When healthcare reform passed, one of the headliners of the groundbreaking legislation was the measure which allowed parents to add adult children onto their health insurance up until the age of 26. With a historic economic downturn dragging and many young adults and recent college graduates unable to find any work, let alone jobs with health insurance benefits, thousands of concerned parents breathed a sigh of relief.
Unfortunately, reality wasn’t nearly so easy. Many employers dragged their feet in allowing employees to add adult children to their group health insurance, and hiked health insurance premiums in response. Parents also found that adding adult children to their health insurance wasn’t a very practical solution in many cases, for example when a child lived on the other side of the country.
And it’s been particularly unuseful to one group: retirees. Healthcare reform may require employers and individual health insurance policies to extend benefits to adult chidlren, but the requirement does not apply to Medicare which does not offer dependent coverage. And even if your former employer is one of the shrinking pool who offer health insurance benefits to retirees, the requirement to allow adult children onto health insurance does not apply to retiree-only health insurance plans.
All is not lost, though! If you’re retired and trying to find health insurance for your adult child, here are 4 options that you should consider:
Employee-Retiree Mixed Health Insurance Plans. Confirm with your former employer that your health insurance plan is for retirees only. Only retiree-only health insurance plans are exempt from healthcare reform requirements like the one regarding adult children. As long as your retiree health insurance plan includes at least some current employees, you should still be able to add your child to it.
COBRA. If your child has just lost its status as a dependent because of your retirement, he or she should still be eligible for up to three years of health insurance coverage through COBRA. The catch, of course, as with all COBRA health insurance coverage, is that you will be on the hook for the full health insurance premimum plus a 2-3% administrative fee, so it can be an expensive option for health insurance.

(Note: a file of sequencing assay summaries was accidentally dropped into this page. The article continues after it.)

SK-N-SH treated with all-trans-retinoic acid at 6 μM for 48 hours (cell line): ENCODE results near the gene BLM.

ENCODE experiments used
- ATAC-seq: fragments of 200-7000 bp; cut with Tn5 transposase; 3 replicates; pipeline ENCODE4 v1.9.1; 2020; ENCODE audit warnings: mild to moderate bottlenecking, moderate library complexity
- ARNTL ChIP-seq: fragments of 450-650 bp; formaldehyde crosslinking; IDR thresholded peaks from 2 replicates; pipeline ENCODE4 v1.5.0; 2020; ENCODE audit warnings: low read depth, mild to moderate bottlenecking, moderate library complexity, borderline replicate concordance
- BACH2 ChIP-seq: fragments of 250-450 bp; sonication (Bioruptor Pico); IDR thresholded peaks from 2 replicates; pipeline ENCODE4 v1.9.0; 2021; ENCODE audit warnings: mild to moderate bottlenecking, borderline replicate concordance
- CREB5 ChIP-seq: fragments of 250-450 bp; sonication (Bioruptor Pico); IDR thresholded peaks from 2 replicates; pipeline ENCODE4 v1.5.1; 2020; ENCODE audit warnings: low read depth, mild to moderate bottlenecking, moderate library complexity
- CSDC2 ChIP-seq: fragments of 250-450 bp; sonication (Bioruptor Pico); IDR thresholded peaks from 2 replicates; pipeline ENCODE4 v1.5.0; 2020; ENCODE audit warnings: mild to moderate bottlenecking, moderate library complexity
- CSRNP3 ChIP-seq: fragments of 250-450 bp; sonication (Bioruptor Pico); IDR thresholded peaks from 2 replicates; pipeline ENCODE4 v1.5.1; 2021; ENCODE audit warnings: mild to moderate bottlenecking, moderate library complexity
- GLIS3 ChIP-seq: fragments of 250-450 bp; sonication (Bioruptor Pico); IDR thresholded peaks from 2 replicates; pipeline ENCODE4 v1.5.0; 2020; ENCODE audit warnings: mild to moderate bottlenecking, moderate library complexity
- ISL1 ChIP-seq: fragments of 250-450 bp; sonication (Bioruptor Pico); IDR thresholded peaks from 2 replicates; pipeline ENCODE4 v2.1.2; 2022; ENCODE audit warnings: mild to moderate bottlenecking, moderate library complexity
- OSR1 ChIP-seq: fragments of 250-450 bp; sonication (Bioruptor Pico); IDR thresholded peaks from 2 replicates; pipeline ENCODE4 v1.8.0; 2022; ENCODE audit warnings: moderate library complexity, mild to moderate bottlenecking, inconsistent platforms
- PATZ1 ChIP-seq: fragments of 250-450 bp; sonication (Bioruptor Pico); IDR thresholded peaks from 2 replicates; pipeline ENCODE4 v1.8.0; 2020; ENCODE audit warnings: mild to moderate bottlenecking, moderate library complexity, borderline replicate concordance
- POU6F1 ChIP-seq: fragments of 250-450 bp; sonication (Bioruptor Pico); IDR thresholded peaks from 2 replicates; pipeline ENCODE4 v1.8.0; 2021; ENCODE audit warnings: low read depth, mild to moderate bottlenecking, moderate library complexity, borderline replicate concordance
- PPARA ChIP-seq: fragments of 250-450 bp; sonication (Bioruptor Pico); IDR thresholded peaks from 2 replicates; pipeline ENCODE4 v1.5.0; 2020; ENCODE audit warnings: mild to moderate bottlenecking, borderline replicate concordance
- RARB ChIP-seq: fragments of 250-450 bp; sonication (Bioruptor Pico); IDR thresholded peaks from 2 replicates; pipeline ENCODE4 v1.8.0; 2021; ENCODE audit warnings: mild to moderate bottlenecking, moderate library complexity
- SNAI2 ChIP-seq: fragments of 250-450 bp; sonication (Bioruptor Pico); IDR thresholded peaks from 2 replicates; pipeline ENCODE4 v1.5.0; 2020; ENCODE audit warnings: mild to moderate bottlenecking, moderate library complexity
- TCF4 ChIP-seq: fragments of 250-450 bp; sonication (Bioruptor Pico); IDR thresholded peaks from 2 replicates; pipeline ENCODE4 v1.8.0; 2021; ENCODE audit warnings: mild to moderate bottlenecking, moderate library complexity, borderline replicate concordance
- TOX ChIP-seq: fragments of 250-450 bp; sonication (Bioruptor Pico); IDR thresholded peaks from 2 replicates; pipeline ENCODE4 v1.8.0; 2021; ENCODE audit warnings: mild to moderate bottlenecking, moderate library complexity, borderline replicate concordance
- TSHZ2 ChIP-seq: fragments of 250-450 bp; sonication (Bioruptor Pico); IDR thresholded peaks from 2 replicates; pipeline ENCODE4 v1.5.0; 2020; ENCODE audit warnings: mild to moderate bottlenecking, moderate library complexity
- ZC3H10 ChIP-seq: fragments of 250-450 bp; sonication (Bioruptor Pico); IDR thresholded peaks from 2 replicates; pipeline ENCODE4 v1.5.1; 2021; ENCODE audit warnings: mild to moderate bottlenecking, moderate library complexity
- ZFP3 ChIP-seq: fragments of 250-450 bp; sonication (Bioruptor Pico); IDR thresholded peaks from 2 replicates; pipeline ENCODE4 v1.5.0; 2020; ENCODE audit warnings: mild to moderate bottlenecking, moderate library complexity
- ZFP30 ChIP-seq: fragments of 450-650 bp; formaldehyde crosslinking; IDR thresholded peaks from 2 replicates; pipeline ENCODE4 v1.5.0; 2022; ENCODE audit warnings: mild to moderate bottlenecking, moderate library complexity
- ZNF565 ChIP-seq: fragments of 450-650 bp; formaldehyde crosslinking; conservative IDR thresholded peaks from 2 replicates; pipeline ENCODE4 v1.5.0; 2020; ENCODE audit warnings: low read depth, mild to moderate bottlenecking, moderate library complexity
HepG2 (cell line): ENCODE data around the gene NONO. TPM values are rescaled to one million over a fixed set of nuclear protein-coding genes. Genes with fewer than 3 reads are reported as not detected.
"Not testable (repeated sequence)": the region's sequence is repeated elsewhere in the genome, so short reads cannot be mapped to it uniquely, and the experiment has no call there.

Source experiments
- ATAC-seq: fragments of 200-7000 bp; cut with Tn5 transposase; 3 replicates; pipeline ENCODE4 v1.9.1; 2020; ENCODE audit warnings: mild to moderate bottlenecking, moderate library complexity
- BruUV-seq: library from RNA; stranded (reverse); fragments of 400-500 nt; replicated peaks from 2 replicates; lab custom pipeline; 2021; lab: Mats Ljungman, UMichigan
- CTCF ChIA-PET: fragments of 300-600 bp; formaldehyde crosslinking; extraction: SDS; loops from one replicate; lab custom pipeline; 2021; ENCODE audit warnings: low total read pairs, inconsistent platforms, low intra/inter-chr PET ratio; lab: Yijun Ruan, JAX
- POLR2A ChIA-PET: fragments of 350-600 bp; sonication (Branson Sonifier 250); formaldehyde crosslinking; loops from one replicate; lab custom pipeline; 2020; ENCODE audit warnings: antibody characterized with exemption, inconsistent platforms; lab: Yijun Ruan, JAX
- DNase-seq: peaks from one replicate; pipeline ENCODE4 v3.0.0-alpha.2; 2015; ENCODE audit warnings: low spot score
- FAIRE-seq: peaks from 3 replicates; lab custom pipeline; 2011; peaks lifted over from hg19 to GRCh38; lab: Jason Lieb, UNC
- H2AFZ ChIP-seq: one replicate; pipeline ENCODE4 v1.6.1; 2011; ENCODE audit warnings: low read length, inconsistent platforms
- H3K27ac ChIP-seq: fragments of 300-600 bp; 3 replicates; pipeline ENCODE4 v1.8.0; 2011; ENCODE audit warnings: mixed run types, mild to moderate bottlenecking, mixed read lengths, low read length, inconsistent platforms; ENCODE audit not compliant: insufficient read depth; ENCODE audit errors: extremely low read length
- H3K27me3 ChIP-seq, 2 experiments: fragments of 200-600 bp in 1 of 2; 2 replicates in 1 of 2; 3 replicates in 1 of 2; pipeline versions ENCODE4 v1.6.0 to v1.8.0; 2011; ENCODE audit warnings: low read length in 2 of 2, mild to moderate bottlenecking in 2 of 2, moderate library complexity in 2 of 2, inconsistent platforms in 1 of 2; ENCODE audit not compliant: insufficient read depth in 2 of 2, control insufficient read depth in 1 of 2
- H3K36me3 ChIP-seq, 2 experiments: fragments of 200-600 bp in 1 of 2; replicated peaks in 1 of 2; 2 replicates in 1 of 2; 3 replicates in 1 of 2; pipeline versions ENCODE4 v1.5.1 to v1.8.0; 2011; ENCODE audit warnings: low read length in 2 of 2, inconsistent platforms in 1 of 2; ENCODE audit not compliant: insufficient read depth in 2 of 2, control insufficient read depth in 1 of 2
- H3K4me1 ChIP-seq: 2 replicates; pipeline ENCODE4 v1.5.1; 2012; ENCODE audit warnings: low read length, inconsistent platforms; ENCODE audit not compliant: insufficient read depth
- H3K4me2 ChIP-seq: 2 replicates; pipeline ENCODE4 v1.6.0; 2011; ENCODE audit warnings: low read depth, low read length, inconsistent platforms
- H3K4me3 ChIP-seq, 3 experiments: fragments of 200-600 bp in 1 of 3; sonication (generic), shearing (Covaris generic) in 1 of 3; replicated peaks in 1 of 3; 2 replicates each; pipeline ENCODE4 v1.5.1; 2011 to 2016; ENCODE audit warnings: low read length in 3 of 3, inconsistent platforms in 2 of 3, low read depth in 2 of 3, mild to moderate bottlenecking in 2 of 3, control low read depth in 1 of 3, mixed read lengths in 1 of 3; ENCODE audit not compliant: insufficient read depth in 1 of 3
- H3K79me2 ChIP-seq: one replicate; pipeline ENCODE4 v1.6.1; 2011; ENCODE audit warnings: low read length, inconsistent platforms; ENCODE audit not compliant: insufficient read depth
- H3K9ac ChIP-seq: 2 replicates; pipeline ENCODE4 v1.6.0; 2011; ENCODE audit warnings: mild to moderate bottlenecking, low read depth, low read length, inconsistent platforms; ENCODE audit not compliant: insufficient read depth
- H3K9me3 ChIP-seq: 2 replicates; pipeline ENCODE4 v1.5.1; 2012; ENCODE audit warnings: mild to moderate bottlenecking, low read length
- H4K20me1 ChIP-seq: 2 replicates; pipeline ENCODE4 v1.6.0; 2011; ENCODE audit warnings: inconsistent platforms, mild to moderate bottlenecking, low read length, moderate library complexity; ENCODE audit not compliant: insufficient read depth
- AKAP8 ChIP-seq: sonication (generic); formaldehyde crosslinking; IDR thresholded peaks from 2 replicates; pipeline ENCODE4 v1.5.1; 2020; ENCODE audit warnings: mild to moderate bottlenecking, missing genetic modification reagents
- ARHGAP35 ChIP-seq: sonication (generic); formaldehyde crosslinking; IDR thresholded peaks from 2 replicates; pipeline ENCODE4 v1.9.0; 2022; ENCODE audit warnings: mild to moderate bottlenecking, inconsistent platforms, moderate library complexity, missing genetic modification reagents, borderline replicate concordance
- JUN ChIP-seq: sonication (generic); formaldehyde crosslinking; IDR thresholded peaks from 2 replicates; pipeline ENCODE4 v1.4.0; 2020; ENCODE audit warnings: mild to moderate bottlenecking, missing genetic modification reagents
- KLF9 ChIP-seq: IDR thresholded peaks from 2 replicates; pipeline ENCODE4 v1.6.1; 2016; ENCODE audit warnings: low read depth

Individual Health Insurance Policies. If your child is young and healthy, buying an individual health insurance policy for him or her should be pretty easy and inexpensive. A word to the wise, though, make sure to consider all the potential costs that you and/or your child may have to pay if he or she gets sick, not just the health insurance premiums. Deductibles, co-pays, co-insurance, and exclusions can add up fast if your child does have a medical emergency, so make sure you’re aware of them before an emergency hits.
Pre-Existing Condition Insurance Plans (PCIPs). If your child has a pre-existing condition and cannot find health insurance on his or her own, they are probably eligible for health insurance under another feature of healthcare reform, the pre-existing condition insurance plans or PCIPs. PCIP health insurance premiums are limited to standard rates in the area and out-of-pocket costs are capped. Unfortunately, your child will need to have been without health insurance for six months in order to be eligible for a PCIP. For more information, visit HealthCare.gov.
Do you have a retiree-only health insurance plan? Tell us about it!
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